Theo Peckham’s slide from #2 overall prospect to fifth overall comes down to one thing: conditioning. Falcons coach Rob Daum was quoted on Bob Stauffer’s show earlier this fall talking about Peckham and conditioning. In the interview, Daum suggested that Peckham’s slow start in the AHL this season was due to slow recovery from his ankle injury and not being able to stay in shape. Daum ended the exchange with a comment about conditioning being an issue with him even when healthy.
Having said that Peckham (6.02, 220) is still the best defense prospect in the organization. He’s strong as an ox, appears to love the hitting game and when healthy (as he was last season) appears to be capable of playing defense in the NHL. At least two of his coaches have commented on Peckham’s penalty-killing ability, plus his ability to read plays and eagerness to enter the fray. These are valuable assets. Also, Jonathan Willis’ study last season into which blueliners were facing the toughest opposition had Peckham right at the top, so one assumes that he’s facing a similar climb every night this year. I should also mention he brings more offense than you’d think, having gone 122gp, 12-26-38 in his AHL career.
What doesn’t he bring? Peckham isn’t going to help a major league powerplay (although he does have a terrific shot and has been used on the Falcon powerplay) and I don’t think we’ll mistake him for Lubo as a puck carrier.
Peckham looked overmatched in the show this season (-5 in 4 NHL games, total ice time: 48 minutes) and struggled early in his AHL season too. Daum mentioned in the same Stauffer interview that Peckham was a spent force in the third of a “three in a row” weekend series earlier in the year (Oct 16-18) and it showed (-2 on the night). However, that game aside Peckham has had a nice season in Springfield (15gp, 0-6-6 +5 without the Oct 18 game) and could get another chance in the NHL at some point this season. Certainly we can look for him to get some playing time after the deadline if Tambellini offloads a veteran defender.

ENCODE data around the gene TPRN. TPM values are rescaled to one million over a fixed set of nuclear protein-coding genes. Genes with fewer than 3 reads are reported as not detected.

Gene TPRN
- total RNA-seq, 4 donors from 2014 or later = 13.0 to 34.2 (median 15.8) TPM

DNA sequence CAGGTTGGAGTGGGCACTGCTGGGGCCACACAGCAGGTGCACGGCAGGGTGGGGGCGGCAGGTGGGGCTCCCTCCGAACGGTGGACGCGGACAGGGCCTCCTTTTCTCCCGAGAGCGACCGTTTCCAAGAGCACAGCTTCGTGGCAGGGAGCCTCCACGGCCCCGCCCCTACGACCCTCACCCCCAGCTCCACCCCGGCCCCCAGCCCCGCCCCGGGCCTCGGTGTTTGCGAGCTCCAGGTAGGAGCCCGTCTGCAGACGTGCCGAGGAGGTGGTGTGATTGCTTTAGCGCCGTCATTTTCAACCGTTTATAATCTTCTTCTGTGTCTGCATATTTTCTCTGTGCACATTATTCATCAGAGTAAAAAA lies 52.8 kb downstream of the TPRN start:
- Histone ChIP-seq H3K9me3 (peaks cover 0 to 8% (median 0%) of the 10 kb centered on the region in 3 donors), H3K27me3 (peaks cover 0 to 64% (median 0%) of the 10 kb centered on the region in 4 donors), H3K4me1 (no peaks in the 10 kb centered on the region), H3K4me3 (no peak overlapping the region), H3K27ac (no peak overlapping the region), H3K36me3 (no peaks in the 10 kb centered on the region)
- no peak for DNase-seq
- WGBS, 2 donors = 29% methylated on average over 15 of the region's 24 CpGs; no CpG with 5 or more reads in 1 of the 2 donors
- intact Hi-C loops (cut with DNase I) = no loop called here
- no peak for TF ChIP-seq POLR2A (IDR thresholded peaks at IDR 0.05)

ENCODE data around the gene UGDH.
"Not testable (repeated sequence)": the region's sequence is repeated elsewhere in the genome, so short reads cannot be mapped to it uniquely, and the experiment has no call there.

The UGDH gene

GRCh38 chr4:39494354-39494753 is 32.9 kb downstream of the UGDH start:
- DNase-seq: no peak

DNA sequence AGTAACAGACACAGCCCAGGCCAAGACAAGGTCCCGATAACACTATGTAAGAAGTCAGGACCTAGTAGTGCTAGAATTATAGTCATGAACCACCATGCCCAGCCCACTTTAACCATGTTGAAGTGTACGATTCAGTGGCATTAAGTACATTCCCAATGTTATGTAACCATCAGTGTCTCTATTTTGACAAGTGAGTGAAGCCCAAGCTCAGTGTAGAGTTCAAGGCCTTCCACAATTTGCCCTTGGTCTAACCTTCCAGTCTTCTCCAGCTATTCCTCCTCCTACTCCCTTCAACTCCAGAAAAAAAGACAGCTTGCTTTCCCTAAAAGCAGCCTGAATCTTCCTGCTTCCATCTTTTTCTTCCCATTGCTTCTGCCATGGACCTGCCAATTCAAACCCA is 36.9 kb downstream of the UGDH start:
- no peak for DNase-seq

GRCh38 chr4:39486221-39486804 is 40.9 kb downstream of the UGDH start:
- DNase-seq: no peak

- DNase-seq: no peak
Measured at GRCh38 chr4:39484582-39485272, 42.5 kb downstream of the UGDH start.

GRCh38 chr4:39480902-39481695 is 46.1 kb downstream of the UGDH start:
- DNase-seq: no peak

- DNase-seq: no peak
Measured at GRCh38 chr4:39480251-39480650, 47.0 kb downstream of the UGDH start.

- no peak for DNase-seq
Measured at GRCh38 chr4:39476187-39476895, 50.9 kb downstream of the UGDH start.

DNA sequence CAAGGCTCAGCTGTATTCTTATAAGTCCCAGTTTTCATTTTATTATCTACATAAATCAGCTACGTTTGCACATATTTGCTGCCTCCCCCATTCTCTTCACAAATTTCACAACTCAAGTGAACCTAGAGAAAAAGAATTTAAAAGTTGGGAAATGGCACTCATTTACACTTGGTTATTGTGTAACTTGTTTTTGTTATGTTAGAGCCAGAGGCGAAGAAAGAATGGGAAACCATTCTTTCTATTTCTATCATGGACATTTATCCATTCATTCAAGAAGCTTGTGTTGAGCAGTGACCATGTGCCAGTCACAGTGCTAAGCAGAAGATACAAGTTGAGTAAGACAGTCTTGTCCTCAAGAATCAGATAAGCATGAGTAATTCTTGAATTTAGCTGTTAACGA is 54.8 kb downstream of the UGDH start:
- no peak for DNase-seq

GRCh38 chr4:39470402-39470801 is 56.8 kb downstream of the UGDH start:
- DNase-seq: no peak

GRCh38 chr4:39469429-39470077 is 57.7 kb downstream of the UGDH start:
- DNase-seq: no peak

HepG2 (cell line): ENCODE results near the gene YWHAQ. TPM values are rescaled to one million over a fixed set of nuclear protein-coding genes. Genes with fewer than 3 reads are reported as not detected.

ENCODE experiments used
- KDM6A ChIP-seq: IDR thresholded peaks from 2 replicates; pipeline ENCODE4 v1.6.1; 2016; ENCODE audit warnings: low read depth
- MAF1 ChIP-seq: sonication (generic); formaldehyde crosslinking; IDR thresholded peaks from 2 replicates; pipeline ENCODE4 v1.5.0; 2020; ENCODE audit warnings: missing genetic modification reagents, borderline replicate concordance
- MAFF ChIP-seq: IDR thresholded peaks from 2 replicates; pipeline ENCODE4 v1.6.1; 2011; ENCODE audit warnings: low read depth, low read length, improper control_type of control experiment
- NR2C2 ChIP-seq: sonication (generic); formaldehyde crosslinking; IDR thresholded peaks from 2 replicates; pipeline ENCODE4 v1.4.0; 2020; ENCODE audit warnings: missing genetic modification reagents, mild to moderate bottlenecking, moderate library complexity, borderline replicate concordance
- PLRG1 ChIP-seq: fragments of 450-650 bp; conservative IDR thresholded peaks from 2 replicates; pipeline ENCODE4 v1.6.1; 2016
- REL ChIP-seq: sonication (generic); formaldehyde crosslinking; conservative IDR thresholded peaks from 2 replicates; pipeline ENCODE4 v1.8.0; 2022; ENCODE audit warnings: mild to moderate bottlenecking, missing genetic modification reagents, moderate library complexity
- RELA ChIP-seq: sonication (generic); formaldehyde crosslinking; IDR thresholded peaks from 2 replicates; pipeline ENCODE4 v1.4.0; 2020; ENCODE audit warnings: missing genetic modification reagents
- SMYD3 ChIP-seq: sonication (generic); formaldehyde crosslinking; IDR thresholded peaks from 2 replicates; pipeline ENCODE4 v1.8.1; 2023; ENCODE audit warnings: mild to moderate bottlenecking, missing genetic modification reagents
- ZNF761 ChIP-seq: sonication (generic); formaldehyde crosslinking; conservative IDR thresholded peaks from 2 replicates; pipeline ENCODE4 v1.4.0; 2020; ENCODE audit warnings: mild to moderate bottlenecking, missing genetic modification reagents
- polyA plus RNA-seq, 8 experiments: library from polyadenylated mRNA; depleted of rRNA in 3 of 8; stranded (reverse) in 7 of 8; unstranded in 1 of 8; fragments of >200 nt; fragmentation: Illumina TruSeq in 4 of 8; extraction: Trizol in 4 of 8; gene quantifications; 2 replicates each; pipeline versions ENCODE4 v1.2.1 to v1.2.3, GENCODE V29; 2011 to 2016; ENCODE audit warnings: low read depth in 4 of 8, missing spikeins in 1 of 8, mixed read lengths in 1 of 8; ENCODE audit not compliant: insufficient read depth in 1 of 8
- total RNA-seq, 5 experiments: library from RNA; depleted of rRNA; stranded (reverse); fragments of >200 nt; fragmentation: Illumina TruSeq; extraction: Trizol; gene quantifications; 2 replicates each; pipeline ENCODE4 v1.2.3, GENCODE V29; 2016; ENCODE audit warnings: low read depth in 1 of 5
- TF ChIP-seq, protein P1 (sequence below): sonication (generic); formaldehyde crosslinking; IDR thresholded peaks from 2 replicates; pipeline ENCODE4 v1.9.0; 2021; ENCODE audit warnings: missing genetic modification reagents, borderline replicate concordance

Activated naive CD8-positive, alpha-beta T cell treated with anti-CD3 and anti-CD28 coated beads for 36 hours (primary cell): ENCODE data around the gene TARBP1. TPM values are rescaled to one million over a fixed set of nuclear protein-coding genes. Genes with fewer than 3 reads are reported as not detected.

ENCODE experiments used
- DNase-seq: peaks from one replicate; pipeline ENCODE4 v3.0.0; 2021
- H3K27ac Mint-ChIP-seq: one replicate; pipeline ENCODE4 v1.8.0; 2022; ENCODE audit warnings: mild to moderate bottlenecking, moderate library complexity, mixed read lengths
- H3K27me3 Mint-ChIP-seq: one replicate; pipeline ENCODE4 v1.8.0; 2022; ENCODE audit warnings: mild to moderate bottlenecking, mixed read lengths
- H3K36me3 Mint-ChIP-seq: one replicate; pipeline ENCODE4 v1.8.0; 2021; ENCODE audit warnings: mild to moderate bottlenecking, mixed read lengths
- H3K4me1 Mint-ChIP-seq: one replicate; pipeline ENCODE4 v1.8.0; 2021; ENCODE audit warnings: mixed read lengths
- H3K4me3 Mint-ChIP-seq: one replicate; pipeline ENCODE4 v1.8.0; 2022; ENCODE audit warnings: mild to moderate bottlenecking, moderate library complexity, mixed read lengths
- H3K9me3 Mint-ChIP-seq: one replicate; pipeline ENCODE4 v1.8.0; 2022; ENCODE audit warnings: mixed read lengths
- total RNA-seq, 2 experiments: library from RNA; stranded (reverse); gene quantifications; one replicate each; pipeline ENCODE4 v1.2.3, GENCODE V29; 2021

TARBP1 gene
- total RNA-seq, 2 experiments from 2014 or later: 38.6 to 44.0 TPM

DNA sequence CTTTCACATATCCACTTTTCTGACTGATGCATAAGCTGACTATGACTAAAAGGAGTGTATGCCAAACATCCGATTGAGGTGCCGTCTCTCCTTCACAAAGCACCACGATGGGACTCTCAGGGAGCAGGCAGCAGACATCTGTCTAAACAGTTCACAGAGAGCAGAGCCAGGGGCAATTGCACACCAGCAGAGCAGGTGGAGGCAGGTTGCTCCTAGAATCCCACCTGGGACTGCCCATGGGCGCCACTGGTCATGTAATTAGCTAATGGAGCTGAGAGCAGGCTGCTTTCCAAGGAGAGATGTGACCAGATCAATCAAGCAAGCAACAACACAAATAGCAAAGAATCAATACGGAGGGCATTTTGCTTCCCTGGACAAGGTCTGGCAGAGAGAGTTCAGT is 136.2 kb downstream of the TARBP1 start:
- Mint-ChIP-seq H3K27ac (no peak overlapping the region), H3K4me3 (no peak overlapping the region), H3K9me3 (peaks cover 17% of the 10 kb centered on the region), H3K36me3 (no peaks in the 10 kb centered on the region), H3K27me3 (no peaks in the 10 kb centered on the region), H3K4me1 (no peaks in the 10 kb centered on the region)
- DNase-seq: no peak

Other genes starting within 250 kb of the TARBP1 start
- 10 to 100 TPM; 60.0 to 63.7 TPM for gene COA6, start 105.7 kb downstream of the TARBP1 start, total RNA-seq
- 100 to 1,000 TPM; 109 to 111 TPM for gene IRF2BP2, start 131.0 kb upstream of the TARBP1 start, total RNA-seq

In my earlier look at who makes it from a top 20 at any given time (I used the 2003 list) the magic number was 5 (Stoll, Torres, Greene, Bergeron and Conklin). If we follow that line of thinking, the current top 5 would represent the only members of the top 20 to have NHL careers (if I was lucky enough to identify the correct 5). That same glance at 2003 suggested there would be 2 or 3 players who still had a chance to be players some 6 years later.
The second tier (6-8) are up next.